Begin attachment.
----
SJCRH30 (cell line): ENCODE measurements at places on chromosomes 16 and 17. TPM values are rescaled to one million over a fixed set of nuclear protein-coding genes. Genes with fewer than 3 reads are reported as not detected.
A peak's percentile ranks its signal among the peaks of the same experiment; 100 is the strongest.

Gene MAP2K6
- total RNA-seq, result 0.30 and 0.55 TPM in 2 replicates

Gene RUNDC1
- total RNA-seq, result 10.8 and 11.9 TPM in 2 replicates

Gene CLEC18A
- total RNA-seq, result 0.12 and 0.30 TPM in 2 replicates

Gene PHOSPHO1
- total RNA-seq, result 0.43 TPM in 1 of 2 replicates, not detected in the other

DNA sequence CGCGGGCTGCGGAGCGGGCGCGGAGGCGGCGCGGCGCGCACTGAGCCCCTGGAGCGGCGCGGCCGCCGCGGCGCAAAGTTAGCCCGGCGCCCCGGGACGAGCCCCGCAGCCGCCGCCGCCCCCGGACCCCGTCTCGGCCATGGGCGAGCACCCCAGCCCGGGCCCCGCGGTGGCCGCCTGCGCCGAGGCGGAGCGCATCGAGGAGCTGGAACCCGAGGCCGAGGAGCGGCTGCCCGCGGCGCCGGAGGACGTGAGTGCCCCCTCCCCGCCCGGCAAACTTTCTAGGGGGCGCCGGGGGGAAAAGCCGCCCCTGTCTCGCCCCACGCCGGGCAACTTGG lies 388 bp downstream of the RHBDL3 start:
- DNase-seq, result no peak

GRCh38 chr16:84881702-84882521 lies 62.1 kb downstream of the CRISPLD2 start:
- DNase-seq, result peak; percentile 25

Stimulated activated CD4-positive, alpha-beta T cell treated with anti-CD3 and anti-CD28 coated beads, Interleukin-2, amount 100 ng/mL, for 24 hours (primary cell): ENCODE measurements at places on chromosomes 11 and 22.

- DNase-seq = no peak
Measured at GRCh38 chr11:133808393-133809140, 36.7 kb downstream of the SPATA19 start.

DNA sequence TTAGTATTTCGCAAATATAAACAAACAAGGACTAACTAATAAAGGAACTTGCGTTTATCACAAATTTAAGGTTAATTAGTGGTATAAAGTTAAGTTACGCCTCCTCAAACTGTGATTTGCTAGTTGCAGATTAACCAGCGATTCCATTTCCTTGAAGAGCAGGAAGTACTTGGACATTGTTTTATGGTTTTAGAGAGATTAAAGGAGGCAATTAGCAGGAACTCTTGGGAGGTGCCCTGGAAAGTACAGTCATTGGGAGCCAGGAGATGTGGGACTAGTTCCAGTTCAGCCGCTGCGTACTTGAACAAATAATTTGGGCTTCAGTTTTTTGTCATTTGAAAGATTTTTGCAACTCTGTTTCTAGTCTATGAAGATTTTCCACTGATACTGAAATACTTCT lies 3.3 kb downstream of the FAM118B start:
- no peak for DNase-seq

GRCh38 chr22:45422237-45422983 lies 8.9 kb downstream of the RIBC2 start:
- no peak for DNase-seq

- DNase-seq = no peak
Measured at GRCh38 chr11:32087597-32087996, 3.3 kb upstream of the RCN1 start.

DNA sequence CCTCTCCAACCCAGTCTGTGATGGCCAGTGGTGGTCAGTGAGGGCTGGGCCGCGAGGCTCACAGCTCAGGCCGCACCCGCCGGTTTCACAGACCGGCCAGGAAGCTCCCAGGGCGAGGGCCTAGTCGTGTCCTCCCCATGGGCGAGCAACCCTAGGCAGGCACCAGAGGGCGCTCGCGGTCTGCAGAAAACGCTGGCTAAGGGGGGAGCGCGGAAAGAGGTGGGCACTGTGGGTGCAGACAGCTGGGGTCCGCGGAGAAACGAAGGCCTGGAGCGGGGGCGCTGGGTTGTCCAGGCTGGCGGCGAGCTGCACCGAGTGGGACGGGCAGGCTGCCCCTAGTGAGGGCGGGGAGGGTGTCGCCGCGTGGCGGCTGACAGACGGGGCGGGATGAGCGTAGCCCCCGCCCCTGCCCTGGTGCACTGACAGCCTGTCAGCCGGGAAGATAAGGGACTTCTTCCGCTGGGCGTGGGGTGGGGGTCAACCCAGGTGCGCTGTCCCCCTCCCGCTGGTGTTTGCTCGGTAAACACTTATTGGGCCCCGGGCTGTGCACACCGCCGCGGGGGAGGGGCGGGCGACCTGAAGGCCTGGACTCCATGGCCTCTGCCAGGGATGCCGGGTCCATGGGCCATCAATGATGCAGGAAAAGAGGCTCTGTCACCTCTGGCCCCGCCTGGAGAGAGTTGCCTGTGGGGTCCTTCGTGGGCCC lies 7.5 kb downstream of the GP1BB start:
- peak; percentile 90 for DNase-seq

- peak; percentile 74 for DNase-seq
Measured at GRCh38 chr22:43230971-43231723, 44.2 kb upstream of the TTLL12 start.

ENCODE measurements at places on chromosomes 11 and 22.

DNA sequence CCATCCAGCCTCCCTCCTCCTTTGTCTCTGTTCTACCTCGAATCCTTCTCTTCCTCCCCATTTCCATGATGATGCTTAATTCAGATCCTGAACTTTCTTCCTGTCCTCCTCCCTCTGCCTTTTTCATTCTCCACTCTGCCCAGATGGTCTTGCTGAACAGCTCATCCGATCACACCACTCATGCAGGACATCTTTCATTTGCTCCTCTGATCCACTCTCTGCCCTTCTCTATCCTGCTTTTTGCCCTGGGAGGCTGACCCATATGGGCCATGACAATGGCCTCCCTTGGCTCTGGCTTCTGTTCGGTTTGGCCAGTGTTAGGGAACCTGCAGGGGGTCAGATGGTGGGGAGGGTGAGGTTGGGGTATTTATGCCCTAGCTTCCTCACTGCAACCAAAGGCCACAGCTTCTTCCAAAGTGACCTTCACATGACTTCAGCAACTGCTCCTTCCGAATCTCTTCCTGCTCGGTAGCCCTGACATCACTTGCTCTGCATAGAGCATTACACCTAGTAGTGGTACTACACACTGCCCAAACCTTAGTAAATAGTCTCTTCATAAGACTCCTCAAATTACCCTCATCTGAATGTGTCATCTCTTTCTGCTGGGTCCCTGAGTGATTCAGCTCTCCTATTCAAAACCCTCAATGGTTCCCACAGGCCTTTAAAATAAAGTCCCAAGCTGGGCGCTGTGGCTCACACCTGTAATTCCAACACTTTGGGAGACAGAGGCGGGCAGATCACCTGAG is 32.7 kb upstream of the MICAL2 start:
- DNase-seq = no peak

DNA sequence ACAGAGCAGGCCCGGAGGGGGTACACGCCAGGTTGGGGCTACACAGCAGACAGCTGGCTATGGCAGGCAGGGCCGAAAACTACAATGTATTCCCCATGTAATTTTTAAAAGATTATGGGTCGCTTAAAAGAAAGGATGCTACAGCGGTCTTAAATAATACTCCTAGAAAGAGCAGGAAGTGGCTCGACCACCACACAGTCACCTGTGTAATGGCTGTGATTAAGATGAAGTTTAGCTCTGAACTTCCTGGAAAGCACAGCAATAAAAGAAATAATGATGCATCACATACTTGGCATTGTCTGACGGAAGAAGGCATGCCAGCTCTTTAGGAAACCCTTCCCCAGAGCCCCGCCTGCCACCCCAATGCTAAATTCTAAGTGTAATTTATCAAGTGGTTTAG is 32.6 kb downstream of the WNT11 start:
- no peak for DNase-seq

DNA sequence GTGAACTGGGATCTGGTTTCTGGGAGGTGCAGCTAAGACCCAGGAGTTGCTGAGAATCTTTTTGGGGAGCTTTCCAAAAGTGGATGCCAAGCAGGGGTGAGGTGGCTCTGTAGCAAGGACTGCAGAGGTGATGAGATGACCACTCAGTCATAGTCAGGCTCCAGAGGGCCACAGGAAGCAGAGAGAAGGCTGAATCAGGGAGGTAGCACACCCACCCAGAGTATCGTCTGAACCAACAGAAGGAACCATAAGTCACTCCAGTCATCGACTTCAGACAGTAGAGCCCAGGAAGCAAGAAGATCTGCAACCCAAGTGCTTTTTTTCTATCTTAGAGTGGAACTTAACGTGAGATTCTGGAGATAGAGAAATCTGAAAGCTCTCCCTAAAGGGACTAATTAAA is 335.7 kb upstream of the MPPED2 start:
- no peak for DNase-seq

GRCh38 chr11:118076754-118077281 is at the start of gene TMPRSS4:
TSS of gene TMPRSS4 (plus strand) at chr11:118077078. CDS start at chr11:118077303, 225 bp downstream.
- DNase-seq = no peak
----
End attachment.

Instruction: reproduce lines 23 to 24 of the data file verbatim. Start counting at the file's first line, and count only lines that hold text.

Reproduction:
Measured at GRCh38 chr11:32087597-32087996, 3.3 kb upstream of the RCN1 start.

DNA sequence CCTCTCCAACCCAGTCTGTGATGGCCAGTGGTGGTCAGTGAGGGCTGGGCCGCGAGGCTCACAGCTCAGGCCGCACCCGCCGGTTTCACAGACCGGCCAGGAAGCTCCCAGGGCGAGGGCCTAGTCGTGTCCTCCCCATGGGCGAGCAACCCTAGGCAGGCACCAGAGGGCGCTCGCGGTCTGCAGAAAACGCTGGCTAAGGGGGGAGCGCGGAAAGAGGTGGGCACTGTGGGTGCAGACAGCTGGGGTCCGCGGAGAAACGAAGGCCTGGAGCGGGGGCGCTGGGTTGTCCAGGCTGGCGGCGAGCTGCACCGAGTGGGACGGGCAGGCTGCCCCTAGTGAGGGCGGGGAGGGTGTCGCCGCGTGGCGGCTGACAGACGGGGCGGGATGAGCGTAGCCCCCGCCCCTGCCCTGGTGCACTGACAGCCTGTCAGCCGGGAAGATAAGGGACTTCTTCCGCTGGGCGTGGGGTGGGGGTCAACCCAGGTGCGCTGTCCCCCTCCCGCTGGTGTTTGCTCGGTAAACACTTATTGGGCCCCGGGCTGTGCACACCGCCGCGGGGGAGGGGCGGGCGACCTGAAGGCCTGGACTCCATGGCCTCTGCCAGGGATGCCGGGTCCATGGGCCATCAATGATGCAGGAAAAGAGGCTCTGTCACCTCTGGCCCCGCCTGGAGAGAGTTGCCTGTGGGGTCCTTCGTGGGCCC lies 7.5 kb downstream of the GP1BB start: